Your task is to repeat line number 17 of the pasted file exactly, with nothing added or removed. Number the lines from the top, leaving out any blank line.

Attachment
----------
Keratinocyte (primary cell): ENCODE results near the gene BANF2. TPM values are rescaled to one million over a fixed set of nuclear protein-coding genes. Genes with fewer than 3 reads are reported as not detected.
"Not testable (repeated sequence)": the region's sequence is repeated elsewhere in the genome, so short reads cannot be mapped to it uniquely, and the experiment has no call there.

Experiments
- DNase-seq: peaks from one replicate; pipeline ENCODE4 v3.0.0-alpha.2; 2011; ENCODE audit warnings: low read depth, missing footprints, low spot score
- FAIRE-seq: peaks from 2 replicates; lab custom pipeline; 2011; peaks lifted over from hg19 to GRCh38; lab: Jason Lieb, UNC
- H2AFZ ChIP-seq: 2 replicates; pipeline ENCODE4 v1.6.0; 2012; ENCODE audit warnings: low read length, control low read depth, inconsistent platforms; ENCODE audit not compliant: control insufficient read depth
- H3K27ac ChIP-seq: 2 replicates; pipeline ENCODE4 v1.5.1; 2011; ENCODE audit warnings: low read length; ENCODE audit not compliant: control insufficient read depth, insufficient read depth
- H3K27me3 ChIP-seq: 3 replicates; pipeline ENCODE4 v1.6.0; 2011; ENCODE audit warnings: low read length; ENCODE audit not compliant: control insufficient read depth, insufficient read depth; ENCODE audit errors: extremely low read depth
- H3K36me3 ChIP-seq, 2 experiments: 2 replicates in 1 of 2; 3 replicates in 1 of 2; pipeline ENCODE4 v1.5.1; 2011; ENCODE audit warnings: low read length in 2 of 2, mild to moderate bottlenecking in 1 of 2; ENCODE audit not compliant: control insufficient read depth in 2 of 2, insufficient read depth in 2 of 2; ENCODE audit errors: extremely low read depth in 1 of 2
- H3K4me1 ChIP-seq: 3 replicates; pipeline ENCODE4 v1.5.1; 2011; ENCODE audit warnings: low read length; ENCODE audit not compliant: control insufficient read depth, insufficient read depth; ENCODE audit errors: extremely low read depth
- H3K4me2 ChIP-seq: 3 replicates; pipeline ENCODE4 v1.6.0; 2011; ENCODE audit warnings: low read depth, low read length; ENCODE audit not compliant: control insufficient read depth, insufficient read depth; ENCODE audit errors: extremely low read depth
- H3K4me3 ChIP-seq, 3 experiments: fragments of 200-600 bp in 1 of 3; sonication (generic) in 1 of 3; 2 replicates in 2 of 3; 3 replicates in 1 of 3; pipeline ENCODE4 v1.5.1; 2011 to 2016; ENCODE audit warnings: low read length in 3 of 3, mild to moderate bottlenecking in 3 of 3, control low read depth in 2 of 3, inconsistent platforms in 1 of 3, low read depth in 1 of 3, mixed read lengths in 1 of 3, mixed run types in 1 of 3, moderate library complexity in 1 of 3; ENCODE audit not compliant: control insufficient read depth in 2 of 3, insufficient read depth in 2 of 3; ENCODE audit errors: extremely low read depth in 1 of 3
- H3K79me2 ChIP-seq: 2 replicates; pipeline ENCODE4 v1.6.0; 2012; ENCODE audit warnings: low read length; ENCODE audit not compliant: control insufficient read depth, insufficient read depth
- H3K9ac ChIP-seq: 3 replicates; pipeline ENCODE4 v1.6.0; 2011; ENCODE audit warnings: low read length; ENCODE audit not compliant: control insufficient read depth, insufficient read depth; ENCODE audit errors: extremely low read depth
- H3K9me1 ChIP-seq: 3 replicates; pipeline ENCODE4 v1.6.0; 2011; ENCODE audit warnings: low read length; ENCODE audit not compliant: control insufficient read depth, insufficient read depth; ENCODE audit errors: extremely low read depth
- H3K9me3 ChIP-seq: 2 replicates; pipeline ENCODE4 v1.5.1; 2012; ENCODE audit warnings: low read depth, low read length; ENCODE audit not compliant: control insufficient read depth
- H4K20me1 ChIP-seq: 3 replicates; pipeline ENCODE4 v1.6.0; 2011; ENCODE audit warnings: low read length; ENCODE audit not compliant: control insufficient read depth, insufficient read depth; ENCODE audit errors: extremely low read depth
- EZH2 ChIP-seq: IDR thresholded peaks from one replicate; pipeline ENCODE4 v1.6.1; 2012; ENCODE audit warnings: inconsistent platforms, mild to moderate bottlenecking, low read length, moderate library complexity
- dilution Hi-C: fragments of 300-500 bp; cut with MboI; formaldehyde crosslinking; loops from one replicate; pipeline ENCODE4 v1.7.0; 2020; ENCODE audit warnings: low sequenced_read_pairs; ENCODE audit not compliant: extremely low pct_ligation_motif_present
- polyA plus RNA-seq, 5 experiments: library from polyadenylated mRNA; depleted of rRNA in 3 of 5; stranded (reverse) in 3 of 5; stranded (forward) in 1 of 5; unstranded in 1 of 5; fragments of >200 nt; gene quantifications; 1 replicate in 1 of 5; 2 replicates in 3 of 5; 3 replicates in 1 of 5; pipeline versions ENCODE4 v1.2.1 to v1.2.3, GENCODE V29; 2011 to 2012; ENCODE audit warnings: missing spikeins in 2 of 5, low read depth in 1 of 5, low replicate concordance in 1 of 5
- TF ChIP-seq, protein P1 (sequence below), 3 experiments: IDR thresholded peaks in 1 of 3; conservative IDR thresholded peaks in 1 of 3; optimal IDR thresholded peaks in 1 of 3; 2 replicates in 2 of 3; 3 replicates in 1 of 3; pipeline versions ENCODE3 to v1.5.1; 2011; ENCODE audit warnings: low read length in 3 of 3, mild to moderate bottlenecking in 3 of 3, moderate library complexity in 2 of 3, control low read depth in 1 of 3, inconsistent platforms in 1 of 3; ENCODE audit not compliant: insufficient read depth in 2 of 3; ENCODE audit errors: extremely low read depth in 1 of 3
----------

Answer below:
- H4K20me1 ChIP-seq: 3 replicates; pipeline ENCODE4 v1.6.0; 2011; ENCODE audit warnings: low read length; ENCODE audit not compliant: control insufficient read depth, insufficient read depth; ENCODE audit errors: extremely low read depth